Measuring inequality: different methods, different outcomes

There are several ways to measure inequality. Generally, three main methods can be distinguished:1

  • Within- or intra-country inequality, which addresses income inequalities within a country;
  • Between-, cross- or inter-country inequality (also referred to as international inequality), which compares income differences between countries;
  • Global inequality, which encompasses both within- and between-country inequalities.2

Within-country inequality compares the differences between households or individuals. International inequality is based on a country’s mean GDP/GDI per capita, but ignores internal inequalities between inhabitants. It can take account of the population of a country, but not necessarily.3 This is relevant for the outcomes of inequality surveys. Take for example, again, the case of Latin America: although overall inequality decreased in the first half of the 2000s, it is important to point out that Brazil and Mexico, which account for 56% of the total population, experienced stronger income convergences than the other countries;4 Venezuela, Bolivia and Uruguay, by contrast, experienced an increase in inequality.

On a global scale, international inequality has been falling since the 1950s.5 One of the main reasons for this is the economic growth of large emerging economies, particularly India and China. If they are left out of the equation, the inequality trend is reversed, with international inequality levels rising from the 1980s and onwards.6 Meanwhile, within-country inequality in both China and India has strongly increased in recent decades, reflecting widening income disparities between the rich and the poor.

Global inequality refers to inequality between ‘world citizens’, comparing the incomes of individuals across the globe. It includes within-country inequality based on data collected from household surveys.7 These data are far more extensive and diversified than GDI per capita, but are only available for the 1980s and onwards. Although global inequality is currently extremely high, it remains unclear how the trend will develop further.8 A recent paper by Branko Milanovic suggests that, between 1998 and 2008, global inequality declined for the first time since the Industrial Revolution.9 However, Milanovic stresses that this trend can only be continued if countries’ mean incomes converge further, and inequality within countries is monitored.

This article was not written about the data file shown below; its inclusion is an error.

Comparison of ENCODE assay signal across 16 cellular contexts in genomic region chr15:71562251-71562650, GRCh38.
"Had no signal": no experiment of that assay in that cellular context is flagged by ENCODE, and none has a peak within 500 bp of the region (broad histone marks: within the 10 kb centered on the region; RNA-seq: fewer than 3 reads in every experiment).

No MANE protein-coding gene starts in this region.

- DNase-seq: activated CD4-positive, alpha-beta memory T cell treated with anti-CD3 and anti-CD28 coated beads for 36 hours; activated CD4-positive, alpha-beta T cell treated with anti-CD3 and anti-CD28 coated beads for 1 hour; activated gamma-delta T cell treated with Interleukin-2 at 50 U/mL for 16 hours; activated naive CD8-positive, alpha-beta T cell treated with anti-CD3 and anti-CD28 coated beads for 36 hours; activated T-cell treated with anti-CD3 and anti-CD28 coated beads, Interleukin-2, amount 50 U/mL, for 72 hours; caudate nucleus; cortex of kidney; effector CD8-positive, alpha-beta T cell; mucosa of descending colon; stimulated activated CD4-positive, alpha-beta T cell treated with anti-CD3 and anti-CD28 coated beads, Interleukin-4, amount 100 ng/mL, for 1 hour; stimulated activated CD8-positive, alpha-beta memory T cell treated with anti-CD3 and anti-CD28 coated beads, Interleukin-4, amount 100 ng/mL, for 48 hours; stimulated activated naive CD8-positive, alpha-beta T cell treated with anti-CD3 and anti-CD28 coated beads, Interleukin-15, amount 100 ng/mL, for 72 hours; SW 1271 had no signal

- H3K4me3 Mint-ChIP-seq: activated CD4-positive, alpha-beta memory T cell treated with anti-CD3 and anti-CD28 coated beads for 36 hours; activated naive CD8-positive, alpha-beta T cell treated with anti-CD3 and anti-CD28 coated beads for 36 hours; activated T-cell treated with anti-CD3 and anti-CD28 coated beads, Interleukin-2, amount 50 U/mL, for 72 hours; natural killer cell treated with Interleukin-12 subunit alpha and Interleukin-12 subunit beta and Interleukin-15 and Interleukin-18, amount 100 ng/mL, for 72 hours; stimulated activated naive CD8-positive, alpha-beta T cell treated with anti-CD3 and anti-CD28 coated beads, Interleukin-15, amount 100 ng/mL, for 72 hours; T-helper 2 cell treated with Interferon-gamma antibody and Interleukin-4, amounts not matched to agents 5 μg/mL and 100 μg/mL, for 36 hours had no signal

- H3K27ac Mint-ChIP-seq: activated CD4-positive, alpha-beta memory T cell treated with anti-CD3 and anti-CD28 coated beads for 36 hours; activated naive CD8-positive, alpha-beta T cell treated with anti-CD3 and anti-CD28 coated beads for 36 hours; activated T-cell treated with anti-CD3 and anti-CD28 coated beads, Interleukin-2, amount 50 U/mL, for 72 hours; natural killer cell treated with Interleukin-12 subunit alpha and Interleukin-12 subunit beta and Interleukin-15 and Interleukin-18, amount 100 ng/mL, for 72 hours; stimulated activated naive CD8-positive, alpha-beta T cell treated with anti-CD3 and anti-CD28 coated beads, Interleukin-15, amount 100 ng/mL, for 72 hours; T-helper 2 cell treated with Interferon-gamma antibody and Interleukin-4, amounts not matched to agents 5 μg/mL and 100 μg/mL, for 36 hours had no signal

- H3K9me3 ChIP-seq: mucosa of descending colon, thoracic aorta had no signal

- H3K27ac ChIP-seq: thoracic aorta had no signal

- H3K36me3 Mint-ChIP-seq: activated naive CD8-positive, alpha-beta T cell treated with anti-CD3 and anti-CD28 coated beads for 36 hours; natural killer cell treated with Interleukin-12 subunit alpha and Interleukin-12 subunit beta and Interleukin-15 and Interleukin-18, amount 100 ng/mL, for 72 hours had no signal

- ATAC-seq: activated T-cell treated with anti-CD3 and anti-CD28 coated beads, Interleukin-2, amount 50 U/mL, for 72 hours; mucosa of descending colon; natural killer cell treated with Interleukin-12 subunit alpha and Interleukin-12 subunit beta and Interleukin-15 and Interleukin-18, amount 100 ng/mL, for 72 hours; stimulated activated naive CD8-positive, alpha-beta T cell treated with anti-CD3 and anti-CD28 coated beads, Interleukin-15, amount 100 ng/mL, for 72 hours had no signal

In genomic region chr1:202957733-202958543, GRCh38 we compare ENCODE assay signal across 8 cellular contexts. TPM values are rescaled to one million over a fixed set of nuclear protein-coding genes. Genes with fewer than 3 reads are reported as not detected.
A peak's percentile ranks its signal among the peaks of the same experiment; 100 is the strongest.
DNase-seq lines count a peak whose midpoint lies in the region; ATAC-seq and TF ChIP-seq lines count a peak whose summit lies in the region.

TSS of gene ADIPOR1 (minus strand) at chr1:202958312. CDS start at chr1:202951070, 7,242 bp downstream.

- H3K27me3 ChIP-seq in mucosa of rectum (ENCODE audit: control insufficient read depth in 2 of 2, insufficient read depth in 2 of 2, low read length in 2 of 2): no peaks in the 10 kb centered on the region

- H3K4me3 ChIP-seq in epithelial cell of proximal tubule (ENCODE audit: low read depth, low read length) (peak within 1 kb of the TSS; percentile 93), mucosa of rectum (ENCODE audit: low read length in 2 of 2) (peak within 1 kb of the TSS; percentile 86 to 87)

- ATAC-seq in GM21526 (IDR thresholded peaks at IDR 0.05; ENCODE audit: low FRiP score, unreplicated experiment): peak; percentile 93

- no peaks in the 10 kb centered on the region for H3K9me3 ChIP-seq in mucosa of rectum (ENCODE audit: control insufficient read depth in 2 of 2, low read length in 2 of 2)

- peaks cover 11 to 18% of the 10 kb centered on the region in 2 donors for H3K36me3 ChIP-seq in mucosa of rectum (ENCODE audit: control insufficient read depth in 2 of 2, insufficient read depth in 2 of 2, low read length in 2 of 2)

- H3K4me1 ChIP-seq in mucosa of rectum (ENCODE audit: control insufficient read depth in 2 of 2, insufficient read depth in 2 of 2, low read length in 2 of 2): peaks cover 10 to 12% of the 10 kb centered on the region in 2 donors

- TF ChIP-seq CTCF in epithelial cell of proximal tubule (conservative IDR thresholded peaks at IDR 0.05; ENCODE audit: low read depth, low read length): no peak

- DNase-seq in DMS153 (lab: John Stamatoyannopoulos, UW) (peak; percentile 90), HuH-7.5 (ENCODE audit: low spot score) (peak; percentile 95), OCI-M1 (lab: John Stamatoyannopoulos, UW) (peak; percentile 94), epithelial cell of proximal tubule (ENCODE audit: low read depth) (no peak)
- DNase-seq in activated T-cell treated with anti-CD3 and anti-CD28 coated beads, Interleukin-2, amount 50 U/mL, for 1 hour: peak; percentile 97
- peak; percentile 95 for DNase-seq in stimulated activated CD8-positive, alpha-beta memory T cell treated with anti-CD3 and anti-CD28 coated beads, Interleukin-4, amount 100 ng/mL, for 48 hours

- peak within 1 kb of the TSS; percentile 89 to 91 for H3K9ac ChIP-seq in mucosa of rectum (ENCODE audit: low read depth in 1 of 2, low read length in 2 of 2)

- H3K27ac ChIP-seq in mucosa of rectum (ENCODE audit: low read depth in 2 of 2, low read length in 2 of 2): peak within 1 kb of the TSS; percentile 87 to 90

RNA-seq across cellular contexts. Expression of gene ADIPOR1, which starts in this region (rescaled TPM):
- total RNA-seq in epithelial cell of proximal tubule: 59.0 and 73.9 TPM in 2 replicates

Which inequality standard should be preferred? There is no simple answer to this, since it depends on what you are trying to find out. International inequality is important given the failure of the convergence hypothesis, which argues that poor countries should grow faster than rich countries. But global inequality might be more helpful in understanding recent inequality patterns, which suggest that the traditional distinction between low and middle income countries is disappearing.10 Andy Sumner’s findings that the majority of the poor now live in middle income countries (like India, China, Nigeria, Pakistan and Indonesia), rather than in the world’s poorest countries (mainly in Sub-Saharan Africa) challenge current policies that focus the fight against poverty on LICs.

1ILO, World of work report 2008, p. 8.

2ILO (2008) explains the procedure of measuring global inequality as such: ‘Household budget surveys are used to measure income shares to calculate a precise image of within country inequality. Then, each income share is weighted by the GDP per capita of the country considered in order to calculate the mean income for each income class.’ Footnote 11, p. 82.

3Milanovic, B. (2007) Globalization and Inequality. From: Held D. & A. Kaya (2007) Global Inequality – Patterns and Explanations. Polity Press, pp. 26 - 49, p. 27.

4Guillermo C., L. Gasparini † & L. Tornarolli, (2009). Recent trends in income inequality in Latin America. ECINEQ working paper 2009 – 132, p. 4.

5NPA (Norwegian People’s Aid, September 2012) Inequality Watch, p. 24, in reference to Milanovic (2005).

6NPA (2012), p. 25.

7Held D. & A. Kaya (2008), p. 27.

8Held, D. & A. Kaya (2008), p. 33.

9Milanovic, B. (November 2012) Global Inequality by the Numbers: in History and Now Policy Research. World Bank Working Paper 6259.

10Also see Romay, C. (2012) Is income inequality going up or down? From: NPA Inequality Watch, p. 24ff.